The first time I heard about ‘TianZifang’ was last week when my journalist friend asked me in sheer surprise when I was hoping to while away the afternoon. ‘Oh you have never been to Tianzifang?!’, ‘Why?, you are a Laowei, you must go and see it!’. She said. ‘Tian Zi Fang?’ I asked. ‘I’ve heard about Xiantiandi, Moganshan Lu, and Shikumen, but where’s Tianzifang?’. Therefore, I went to explore further. Yes, rather embarrassing as it may be that as a travel writer I have not been here before. However, never too late to explore as they say.
One of Shanghai’s latest tourist destinations was largely unknown until around 2006, and is neatly tucked away in the city’s famed French Concession area. With the 2010 Shanghai Expo site only around a 20 minutes’ walk away, the historical Tianzifang is an area full of significant modern Chinese and Western arts and crafts.
The best way to get to this popular tourist attraction is by taking metro line 9 to Dapu Bridge and then walking across the street to Taikang Road (known as Taikang Lu in Chinese). While there are slight similarities to places such as the Shikumen or Xintiandi in terms of architecture, this destination is more for the tourist. You are more than likely to bump into someone with a Canon or Nikon as opposed to a bunch of Shanghai yuppies having business lunch. The right way to describe is that it’s a wonderful carnival of art, design and architecture. However, at the same time its less eccentric and classy than, say, Moganshan Lu.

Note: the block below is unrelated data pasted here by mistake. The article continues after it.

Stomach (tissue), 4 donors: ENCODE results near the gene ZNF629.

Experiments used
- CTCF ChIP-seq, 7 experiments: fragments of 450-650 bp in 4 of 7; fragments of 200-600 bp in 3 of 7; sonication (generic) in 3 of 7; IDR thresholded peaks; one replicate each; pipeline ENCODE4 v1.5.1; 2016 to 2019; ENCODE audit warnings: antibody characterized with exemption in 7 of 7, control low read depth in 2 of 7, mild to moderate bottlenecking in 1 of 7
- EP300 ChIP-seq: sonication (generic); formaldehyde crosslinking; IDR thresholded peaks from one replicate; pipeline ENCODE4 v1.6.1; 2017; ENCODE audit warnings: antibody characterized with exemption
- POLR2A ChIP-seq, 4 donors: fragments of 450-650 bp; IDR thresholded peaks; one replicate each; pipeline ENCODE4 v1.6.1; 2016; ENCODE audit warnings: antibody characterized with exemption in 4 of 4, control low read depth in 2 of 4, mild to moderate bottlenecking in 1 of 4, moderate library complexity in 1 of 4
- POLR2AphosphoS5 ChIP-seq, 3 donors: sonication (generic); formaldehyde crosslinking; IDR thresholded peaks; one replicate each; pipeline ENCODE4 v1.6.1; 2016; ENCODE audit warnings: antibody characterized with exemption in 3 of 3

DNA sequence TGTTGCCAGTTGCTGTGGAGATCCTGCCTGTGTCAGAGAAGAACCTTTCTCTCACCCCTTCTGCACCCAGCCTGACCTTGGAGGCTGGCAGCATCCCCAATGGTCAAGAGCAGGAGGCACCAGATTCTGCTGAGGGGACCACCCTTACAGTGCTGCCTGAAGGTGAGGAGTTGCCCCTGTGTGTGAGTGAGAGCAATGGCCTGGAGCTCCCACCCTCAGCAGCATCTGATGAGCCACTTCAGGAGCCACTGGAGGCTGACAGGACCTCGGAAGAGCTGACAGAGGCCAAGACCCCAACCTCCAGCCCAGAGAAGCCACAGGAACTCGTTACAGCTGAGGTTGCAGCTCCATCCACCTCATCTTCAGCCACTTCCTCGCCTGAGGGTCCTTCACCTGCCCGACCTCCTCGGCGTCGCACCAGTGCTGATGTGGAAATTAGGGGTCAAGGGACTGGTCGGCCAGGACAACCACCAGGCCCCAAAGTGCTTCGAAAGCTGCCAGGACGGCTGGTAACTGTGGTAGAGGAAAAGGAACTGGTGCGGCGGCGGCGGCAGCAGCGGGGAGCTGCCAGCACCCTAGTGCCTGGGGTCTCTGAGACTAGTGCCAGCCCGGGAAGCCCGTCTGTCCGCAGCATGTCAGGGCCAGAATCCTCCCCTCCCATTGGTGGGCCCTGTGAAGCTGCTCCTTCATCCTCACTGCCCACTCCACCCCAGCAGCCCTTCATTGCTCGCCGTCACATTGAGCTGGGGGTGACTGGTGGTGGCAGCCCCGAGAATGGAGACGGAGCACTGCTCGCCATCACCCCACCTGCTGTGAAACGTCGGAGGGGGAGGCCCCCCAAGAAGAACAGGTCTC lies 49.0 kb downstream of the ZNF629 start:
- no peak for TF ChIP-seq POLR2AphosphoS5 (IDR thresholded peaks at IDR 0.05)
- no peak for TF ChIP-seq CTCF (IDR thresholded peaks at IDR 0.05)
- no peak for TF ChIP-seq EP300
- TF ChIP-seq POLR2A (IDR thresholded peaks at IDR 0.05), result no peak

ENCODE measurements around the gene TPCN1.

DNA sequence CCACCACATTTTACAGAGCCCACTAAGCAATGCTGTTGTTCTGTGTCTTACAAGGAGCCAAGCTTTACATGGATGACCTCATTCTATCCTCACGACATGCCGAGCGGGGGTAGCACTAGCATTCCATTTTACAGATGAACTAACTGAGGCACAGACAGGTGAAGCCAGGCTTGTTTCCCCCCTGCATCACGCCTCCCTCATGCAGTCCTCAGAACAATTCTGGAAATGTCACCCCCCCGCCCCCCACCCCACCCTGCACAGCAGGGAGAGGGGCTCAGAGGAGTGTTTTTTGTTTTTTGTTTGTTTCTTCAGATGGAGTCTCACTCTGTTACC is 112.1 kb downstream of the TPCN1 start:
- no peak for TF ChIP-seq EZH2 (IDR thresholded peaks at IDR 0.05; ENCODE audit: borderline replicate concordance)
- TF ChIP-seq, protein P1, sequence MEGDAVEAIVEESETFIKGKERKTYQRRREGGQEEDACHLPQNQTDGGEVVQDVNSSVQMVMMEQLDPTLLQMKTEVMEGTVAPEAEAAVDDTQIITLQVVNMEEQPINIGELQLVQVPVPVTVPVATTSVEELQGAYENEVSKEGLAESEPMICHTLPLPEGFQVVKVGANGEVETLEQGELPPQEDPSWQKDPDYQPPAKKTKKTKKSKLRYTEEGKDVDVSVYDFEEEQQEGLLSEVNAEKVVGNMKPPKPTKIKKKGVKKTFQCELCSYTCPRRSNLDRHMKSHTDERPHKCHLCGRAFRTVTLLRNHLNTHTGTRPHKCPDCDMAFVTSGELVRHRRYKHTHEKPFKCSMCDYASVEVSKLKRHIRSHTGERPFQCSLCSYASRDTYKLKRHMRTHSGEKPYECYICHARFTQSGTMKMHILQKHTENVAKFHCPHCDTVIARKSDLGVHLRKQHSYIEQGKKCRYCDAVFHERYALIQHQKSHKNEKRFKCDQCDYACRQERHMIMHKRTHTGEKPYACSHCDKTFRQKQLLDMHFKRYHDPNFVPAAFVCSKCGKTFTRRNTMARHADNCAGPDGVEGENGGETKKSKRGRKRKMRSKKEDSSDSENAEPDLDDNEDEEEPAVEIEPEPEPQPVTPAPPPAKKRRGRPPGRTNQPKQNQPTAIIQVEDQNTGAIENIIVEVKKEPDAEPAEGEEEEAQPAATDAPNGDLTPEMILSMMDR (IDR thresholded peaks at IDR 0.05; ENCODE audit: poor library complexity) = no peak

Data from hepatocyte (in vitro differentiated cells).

Originally built in the 1930s as a Shikumen residential district, Tianzifang remained very hidden to the outside world, and was not a touristy attraction until about 2006 when it was slated for demolition to make way for redevelopment in time for the 2010 Shanghai Expo.
Many Chinese artists, café owners, and boutique French bistros owners settled in the area around 2006, and eventually in time the place has become a beehive for tourists. There is still some reminiscing of how people used to live their life here prior to the area becoming open to the world. The generic architecture consists of the concept of having people work downstairs in their art shops, cafes, and restaurants, and above them (or in the back alleyways) are the original homes of the locals who have remained in the area. Some art galleries belong to famous artists such as Ren Wei Yin, who had to endure being a shoe repair person for 15 years during the Chinese revolution because in those days his art was not recognised in China. You’ll find all kinds of souvenirs here from ancient watches to shirt’s with an improvised image of President Obama embedded into a Mao Zedong image and labelled ‘Oba Mao’, to all kinds of weird bric brac.
A complete contrast to the ivory towers of Lujiazhui in Pudong, here you’ll find bicycles, hanging laundry from the windows, and even people washing their utensils outside their homes. If you love contemporary art and design, or just want to inspire yourself by knowing what it may be like to live in the real Shanghai then make sure you have at least half a day free to explore this part of the city. I even managed to discover a cleverly designed handmade lamp made from fork and knife sitting outside someone’s home.
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